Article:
We are controlled by unchecked science and technology, no longer troubled by such doubts as those so wisely expressed by Leonardo da Vinci when he suppressed his invention of the submarine "on account of the evil nature of man."

There is no political way out of the world's mess, with politicians living from day to day and basing their policies on selfish interests, even stooping to use conspicuous minorities as convenient scapegoats. As it becomes harder to maintain and justify our accepted extravagant and cruel way of life, politicians can be expected to become tougher in its defence, tightening their grip on foreign states and taking emergency measures to protect their domestic position. Dinosaur-like vested interests cannot be expected to develop necessary change. The responsibility is ours. We must perceive reality. All selfish interests must be dropped, along with greed and envy. The final years of this century hold a spiritual crisis which will demand a great leap forward in our consciousness. As Ronald Higgins writes in "The Seventh Enemy: The Human Factor in the Global Crisis": "Rarely has so much hinged on our power to love."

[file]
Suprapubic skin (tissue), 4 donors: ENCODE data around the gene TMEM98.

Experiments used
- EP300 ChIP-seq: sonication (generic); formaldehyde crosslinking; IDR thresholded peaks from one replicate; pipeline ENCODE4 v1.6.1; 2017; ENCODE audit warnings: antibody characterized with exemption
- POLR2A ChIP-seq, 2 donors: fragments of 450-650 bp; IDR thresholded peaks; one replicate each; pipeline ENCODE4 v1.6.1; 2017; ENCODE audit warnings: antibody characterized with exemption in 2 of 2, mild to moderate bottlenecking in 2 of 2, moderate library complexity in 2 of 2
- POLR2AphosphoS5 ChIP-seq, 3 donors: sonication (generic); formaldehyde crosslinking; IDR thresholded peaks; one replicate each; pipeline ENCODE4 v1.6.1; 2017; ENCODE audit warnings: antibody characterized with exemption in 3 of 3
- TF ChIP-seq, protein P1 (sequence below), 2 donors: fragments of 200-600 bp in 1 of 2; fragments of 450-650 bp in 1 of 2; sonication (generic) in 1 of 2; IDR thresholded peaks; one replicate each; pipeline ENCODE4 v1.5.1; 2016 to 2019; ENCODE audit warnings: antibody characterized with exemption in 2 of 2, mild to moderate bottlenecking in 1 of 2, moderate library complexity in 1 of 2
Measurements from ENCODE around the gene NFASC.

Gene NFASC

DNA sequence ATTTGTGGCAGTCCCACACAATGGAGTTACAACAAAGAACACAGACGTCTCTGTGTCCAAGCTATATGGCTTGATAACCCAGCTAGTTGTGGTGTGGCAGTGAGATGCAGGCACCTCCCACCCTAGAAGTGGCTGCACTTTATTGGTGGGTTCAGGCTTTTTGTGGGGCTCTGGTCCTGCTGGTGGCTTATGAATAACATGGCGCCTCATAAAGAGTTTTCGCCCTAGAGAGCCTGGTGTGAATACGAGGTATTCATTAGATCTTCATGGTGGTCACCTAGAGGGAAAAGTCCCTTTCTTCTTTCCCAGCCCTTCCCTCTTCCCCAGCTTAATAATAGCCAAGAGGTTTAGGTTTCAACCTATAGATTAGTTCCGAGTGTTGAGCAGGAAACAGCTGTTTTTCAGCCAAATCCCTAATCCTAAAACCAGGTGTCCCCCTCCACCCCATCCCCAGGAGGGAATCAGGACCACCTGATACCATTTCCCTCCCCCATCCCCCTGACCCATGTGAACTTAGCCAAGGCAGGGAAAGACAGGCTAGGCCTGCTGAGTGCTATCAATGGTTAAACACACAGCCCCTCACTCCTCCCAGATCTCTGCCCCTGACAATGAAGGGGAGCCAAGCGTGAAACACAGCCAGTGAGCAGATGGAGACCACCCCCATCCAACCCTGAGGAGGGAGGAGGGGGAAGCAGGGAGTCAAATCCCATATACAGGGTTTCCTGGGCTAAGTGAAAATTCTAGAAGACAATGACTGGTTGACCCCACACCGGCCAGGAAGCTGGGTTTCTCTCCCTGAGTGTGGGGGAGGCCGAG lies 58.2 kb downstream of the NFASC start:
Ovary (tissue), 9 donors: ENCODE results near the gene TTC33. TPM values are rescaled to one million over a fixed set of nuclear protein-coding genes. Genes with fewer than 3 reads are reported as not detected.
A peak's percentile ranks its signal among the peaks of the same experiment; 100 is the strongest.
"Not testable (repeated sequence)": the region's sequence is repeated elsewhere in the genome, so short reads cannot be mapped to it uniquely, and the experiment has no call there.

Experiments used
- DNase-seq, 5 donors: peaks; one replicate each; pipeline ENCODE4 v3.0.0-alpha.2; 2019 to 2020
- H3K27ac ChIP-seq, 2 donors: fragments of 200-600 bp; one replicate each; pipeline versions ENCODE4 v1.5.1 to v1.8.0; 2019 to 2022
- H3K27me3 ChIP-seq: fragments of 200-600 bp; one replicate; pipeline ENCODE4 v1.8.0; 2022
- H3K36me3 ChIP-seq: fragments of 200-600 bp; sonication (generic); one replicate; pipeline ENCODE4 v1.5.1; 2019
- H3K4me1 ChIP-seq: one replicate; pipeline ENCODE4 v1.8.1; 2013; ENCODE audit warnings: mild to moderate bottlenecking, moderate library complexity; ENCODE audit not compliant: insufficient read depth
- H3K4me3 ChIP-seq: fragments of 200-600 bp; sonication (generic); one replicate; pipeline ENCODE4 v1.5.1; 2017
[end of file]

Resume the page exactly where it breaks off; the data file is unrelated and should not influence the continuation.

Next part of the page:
Our faith in the New Age will enable us to recognise its birth-pangs. We must turn from the single vision of objective reason, the 'rationality' that makes scientists torture animals. The Truth is more elusive - the visionary awareness of the poet or mystic. No barren precision is sought, but the encompassing mystery, the knowledge OF rather than the scientific knowledge ABOUT. Animals present us with a test case, and by our conduct to them in their innocence and weakness our own standards are truly fixed. Admit that the strong have the right to exploit the weak and the essential lesson of life is lost. What use is science if it is not governed by ethics?